When I entered the room that day Marlborough Gallery in New York, there were so many people that the paintings were in the background. The exhibition was inaugurated Edward Arroyo. The slender figure of Isabel Azcárate, the widow of the Spanish painter, floated in the midst of the New York artists, critics, art historians and gallery owners who had come to the event.
The prestigious New York gallery has presented for a month (from September 17 to yesterday) more than 70 works by the great Spanish painter who died four years ago. Since these paintings and graphic work cover more than 50 years of Arroyo’s work, it is obvious that, unlike many other painters, he is a historical-political artist; above all it was during Franco’s life, when he had to go into exile (1958-1976), but also in the later years in which he continued to live abroad, mainly in Paris (1976-1998). His work uses irony, sarcasm and a sense of humor to criticize the Spanish political climate with its nationalism rooted in the Franco dictatorship.
Before leaving the exhibition I say goodbye to the painter’s widow, in whose small group is Eduardo Lago, a Spanish writer based in New York. We talked about the novel Ulisesby James Joyce, which Eduardo Arroyo accompanied with his illustrations that have been published in an edition in English and another in Spanish and will soon be published in Chinese. We talk about Ulisesof which the writer has published a reading guide in his most recent book We are all Leopold Bloom (in Galaxia Gutenberg, as the Spanish edition illustrated by Arroyo). Lago recommends that I go see the exhibition that Morgan Library of New York dedicated to the centenary of the publication of Ulises.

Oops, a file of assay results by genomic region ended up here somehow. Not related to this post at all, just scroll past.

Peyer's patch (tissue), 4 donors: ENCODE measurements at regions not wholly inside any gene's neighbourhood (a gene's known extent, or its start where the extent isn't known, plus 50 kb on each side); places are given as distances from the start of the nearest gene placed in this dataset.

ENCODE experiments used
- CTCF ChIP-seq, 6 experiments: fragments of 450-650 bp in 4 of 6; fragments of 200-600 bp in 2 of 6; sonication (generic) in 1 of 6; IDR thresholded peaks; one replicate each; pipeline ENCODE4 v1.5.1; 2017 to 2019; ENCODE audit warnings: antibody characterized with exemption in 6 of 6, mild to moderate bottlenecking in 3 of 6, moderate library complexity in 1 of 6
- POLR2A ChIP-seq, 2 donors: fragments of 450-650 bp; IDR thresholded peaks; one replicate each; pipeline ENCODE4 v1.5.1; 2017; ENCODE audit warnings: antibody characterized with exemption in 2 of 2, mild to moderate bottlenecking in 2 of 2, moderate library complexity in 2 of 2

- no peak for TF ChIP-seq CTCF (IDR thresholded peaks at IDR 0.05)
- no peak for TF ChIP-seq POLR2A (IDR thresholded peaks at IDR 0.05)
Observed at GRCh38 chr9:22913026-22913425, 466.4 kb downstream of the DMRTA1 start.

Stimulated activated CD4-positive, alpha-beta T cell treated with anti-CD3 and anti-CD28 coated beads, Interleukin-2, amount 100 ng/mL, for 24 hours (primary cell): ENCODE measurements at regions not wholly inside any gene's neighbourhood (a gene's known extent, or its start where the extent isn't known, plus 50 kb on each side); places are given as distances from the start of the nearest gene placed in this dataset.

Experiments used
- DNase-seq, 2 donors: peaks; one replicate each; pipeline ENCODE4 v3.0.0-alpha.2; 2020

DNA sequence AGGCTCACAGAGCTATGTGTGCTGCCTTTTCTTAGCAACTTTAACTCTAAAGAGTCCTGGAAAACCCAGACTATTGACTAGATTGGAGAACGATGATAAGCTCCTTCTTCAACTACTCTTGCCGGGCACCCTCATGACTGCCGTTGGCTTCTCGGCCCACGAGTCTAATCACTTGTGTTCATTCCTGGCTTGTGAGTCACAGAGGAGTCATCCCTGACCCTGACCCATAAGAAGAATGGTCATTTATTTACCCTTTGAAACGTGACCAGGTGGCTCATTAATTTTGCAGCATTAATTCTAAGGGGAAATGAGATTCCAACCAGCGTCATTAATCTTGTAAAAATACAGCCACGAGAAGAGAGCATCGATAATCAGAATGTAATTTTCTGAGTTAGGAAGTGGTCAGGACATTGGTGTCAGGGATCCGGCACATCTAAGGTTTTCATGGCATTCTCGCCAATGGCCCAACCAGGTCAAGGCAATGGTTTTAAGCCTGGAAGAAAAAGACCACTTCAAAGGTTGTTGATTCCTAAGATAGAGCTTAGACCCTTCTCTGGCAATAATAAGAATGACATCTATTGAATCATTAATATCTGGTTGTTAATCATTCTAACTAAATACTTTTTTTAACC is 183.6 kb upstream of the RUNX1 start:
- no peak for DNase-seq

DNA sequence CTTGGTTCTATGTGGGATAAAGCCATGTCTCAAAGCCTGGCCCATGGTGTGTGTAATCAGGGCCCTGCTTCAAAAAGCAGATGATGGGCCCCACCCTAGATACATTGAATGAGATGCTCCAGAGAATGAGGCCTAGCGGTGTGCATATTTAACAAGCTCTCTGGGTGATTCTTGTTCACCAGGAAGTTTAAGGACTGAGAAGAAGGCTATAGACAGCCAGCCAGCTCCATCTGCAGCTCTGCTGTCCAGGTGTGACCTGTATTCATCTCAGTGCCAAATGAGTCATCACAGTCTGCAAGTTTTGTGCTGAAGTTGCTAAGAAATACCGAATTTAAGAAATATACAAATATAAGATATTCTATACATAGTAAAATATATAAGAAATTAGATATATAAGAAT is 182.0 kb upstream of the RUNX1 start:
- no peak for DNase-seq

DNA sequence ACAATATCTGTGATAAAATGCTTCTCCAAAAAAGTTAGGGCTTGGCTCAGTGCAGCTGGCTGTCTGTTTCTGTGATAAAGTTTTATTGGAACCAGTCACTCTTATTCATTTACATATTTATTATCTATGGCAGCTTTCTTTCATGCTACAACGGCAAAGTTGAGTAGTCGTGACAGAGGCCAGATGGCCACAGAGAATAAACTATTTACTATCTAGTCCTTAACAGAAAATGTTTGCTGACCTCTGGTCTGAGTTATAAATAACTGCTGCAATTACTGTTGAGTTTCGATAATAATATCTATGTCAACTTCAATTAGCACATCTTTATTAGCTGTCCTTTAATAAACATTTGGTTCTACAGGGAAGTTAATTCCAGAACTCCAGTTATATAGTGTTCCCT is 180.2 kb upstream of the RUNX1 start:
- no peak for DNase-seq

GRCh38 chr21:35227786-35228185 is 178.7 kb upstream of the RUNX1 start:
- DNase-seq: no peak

From the gallery to the library it is a walk of three quarters of an hour. In the Morgan Library, that old museum that also houses large historical collections of books, is the room that this year has consecrated the Dublin writer and his entourage, focused on his Ulises. As in Arroyo’s work, in Joyce’s great novel history and politics are very present.
From the Morgan Library I walk half an hour more until I reach the bookstore Shakespeare & Co., and it is that in the case of Ulises you can’t go to another. It was Sylvia Beach, the founder of the original bookstore, near the Odéon theater in Paris, who was the first to publish Joyce’s novel after the refusal of many renowned publishers. The bookstore, on New York’s Lexington Avenue, is packed with students from nearby Hunter College. On the news table is the Ulises Illustrated by Arroyo and published a few months ago in English by Other Press. I open the book and find Arroyo’s magnificent illustrations of Bloom and his wife, Molly; by Stephen Daedalus; of cats, bats and other animals; portraits of Joyce and that of the mysterious man from Mackintosh, who could very well be Joyce or Arroyo, or any of us.
A bookseller approaches and when asked if the book is selling well, she replies: “Yes, a lot!”. And she adds: “In a short time the book has reached the second edition!”.
I go out into the street and I see Eduardo Arroyo and James Joyce in all the people and animals that can be found in this symbiosis of life, literature and art that is always New York.
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Eduardo Arroyo and James Joyce: a day in New York
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